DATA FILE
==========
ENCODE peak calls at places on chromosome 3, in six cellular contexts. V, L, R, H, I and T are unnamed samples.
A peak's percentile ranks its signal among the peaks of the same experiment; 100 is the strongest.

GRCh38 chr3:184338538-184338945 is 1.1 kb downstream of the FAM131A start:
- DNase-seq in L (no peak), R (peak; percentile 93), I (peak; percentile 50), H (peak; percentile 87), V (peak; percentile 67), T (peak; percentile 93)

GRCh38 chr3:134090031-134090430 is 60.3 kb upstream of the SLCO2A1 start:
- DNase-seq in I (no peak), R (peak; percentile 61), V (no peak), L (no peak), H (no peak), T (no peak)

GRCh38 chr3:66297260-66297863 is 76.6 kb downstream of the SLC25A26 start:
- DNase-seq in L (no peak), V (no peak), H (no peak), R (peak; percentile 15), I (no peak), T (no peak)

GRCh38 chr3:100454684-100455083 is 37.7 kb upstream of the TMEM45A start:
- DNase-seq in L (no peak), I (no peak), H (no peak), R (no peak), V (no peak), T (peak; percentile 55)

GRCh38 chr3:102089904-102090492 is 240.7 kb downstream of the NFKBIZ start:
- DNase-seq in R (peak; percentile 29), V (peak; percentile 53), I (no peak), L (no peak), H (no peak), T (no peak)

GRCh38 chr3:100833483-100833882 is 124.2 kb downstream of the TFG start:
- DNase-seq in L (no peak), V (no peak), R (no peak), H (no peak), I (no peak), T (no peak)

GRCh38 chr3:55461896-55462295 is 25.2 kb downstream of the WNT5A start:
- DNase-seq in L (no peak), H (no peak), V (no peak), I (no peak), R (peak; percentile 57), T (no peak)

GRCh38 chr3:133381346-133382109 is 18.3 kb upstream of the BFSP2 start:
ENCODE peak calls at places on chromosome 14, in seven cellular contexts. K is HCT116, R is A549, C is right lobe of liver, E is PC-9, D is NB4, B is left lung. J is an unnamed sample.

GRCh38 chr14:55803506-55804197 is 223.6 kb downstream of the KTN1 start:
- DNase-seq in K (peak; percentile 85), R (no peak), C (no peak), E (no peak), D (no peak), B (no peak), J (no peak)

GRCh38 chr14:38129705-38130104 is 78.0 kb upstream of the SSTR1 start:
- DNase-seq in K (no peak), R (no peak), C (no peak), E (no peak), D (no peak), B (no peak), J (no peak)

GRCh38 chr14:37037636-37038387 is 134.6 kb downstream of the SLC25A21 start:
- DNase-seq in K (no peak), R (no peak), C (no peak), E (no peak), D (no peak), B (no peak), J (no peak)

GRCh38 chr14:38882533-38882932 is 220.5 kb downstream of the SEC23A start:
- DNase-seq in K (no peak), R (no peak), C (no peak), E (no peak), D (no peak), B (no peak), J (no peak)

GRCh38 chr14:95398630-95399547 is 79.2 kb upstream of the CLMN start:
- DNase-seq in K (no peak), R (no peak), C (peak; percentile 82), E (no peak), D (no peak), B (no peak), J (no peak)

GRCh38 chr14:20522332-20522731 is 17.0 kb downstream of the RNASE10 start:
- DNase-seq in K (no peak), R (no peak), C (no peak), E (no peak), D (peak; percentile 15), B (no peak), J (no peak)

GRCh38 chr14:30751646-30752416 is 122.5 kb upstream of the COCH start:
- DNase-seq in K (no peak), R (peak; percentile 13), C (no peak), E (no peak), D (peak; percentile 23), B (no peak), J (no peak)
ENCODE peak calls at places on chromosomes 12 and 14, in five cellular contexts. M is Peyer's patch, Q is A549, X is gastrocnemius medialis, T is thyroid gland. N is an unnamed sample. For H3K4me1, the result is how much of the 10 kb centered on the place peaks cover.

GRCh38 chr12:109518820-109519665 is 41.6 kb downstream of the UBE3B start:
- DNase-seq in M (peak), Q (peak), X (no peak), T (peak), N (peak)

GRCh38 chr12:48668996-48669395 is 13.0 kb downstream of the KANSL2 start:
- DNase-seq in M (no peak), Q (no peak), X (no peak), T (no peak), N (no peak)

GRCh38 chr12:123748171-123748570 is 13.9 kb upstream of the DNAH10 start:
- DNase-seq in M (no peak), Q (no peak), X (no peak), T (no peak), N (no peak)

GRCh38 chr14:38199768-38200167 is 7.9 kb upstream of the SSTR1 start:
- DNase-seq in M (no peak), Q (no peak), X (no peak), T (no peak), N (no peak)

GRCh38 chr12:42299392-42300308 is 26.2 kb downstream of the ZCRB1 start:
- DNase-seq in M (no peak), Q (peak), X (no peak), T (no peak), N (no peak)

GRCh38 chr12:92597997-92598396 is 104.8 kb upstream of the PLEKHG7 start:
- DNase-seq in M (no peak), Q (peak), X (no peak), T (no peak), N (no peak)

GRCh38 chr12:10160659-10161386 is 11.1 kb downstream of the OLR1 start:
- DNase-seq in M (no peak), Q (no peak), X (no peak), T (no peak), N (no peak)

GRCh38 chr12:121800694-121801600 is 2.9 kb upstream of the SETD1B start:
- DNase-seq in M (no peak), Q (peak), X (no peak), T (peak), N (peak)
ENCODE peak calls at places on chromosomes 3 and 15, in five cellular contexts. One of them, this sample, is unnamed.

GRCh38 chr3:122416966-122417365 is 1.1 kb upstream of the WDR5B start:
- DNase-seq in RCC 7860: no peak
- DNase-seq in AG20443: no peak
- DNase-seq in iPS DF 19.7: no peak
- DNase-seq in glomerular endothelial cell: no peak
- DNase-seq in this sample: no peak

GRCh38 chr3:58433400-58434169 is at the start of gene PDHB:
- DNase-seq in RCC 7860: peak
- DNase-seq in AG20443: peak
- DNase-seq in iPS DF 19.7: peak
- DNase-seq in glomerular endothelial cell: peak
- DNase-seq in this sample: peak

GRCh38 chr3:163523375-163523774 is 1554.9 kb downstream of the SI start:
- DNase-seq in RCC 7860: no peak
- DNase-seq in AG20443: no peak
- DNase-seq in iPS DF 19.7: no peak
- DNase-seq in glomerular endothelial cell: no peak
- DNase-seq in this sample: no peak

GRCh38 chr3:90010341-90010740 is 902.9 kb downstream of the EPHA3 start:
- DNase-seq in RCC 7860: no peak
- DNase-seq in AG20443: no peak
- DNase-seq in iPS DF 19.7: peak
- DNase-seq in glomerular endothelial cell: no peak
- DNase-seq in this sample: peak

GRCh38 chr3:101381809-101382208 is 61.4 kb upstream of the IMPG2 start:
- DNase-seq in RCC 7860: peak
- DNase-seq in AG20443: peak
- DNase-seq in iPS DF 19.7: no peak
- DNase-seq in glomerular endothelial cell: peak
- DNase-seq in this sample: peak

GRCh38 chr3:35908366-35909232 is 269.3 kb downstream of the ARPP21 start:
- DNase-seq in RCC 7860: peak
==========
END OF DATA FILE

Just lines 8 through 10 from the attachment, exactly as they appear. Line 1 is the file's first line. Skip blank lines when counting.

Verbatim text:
- DNase-seq in L (no peak), V (no peak), H (no peak), R (peak; percentile 15), I (no peak), T (no peak)

GRCh38 chr3:100454684-100455083 is 37.7 kb upstream of the TMEM45A start:
- DNase-seq in L (no peak), I (no peak), H (no peak), R (no peak), V (no peak), T (peak; percentile 55)